Vision, Mission and Goals
Mission and Goals
The African American Studies Program provides a humanistic lens and course of study for individuals of all backgrounds to examine the African American experience and the attendant complexities of “race” relations in the American southwest, the state of Texas , the nation, and the Diaspora. The program’s curriculum centers on the African American experience as it relates primarily to past, present, and future issues of (1) economic and business development; (2) leadership and service; (3) changing family structures and values; (4) gender politics; (5) the rapidly changing world of science and technology; and the importance of these issues in the local and global consciousness and behavior of African Americans and others of African descent. Students explore these issues using the interdisciplinary approach, comparative methodology, and computer literacy to acquire the critical thinking skills and knowledge for leadership, involvement in community development, preparation for graduate school and to meet the personal and professional challenges of the 21st century.
Individuals minoring in African American Studies and mastering the subject matter acquire, therefore, the empowering knowledge and self-awareness to become better citizens in their towns, cities, nations, and global communities based on their understanding and problem solving abilities when faced with the damaging and debilitating manifestations of bigotry, segregation, and other discordant “isms.” Those seeking employment as teachers, ministers, engineers, scientists, musicians, athletes, aviators, scholars, public servants, social workers, filmmakers, and military personnel will find the African American Studies Program an excellent complement to their major course of study.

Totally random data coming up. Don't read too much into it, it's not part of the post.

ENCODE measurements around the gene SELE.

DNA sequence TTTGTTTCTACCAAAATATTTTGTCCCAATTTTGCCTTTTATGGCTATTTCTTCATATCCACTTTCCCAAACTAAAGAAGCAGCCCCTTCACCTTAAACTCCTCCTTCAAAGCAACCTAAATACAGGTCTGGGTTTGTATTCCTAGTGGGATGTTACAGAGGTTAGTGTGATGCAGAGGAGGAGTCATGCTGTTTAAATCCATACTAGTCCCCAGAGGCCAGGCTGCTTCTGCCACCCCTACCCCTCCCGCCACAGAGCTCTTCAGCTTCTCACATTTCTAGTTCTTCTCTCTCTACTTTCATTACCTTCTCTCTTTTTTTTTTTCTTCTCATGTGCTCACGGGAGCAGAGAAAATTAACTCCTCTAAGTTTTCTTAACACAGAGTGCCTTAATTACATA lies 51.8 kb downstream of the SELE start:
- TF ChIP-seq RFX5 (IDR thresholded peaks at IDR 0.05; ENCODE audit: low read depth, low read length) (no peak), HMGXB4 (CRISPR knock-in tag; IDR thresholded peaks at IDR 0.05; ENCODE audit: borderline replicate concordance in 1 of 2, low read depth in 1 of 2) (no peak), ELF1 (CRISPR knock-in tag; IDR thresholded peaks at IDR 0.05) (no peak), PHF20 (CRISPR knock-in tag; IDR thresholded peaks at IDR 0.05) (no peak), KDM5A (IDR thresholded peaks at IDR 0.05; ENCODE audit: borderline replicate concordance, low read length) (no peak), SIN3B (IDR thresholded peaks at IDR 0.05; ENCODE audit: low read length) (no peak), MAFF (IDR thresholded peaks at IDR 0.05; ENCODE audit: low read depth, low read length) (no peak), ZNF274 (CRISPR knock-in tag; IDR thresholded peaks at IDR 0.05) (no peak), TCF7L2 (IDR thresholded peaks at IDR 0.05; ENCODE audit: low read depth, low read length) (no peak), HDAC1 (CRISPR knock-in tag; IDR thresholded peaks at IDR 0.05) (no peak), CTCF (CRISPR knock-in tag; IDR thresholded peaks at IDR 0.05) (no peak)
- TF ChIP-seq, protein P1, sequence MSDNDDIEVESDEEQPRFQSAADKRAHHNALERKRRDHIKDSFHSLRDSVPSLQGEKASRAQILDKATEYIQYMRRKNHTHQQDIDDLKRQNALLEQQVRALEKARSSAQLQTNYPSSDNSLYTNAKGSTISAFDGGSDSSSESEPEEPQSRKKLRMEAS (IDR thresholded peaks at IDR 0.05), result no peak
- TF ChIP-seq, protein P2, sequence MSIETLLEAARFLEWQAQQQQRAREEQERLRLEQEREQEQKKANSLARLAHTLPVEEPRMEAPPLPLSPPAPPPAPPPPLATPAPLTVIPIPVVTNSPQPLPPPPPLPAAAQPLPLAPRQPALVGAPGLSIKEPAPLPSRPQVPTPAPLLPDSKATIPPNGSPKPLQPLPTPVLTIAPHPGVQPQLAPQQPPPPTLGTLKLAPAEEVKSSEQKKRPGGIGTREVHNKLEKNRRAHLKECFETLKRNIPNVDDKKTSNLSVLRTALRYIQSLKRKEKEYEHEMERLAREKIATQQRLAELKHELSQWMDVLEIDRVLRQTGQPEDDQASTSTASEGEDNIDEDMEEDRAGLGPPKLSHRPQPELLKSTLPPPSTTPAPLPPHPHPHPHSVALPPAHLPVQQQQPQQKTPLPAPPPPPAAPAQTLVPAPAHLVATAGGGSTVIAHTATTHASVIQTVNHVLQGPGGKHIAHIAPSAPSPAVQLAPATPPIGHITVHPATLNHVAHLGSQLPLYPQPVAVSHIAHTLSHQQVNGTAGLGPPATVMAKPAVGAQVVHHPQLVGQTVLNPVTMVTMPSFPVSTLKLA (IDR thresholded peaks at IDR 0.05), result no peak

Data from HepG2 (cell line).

The African American Studies Program of the University of Texas at El Paso seeks to become the cynosure of scholarship and discourse on those of African descent, both their ancestors and progeny, in local and global communities, and in relationship to other communities and groups. This is to be achieved by exploration and understanding of old and new scholarship, curriculum transformation, a distinct presence in the community, involvement in public policy debate, critical race and gender theory, and special research attention to questions and issues arising and radiating first and foremost from the southwestern African American experience.